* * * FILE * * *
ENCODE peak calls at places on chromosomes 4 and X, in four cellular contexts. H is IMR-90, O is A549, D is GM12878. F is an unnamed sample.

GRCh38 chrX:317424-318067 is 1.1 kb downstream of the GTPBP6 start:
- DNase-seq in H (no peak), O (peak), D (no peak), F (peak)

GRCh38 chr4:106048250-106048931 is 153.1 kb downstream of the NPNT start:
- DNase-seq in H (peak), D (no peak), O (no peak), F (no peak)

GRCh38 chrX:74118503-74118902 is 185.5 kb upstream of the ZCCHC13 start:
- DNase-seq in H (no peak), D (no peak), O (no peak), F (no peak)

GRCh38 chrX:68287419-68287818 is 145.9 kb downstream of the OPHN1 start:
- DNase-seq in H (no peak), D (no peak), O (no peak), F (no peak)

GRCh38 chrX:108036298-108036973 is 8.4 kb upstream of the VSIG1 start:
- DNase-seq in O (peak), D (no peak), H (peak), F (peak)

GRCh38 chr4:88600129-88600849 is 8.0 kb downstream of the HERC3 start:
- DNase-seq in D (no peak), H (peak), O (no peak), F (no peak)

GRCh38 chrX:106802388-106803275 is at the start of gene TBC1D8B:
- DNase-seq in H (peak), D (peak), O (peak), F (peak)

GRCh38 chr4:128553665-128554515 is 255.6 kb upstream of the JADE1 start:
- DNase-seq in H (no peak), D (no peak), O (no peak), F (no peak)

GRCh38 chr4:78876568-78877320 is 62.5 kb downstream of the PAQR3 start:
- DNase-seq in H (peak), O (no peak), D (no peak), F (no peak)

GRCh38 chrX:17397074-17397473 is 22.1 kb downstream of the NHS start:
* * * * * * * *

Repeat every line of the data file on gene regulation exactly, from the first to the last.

ENCODE peak calls at places on chromosomes 4 and X, in four cellular contexts. H is IMR-90, O is A549, D is GM12878. F is an unnamed sample.

GRCh38 chrX:317424-318067 is 1.1 kb downstream of the GTPBP6 start:
- DNase-seq in H (no peak), O (peak), D (no peak), F (peak)

GRCh38 chr4:106048250-106048931 is 153.1 kb downstream of the NPNT start:
- DNase-seq in H (peak), D (no peak), O (no peak), F (no peak)

GRCh38 chrX:74118503-74118902 is 185.5 kb upstream of the ZCCHC13 start:
- DNase-seq in H (no peak), D (no peak), O (no peak), F (no peak)

GRCh38 chrX:68287419-68287818 is 145.9 kb downstream of the OPHN1 start:
- DNase-seq in H (no peak), D (no peak), O (no peak), F (no peak)

GRCh38 chrX:108036298-108036973 is 8.4 kb upstream of the VSIG1 start:
- DNase-seq in O (peak), D (no peak), H (peak), F (peak)

GRCh38 chr4:88600129-88600849 is 8.0 kb downstream of the HERC3 start:
- DNase-seq in D (no peak), H (peak), O (no peak), F (no peak)

GRCh38 chrX:106802388-106803275 is at the start of gene TBC1D8B:
- DNase-seq in H (peak), D (peak), O (peak), F (peak)

GRCh38 chr4:128553665-128554515 is 255.6 kb upstream of the JADE1 start:
- DNase-seq in H (no peak), D (no peak), O (no peak), F (no peak)

GRCh38 chr4:78876568-78877320 is 62.5 kb downstream of the PAQR3 start:
- DNase-seq in H (peak), O (no peak), D (no peak), F (no peak)

GRCh38 chrX:17397074-17397473 is 22.1 kb downstream of the NHS start: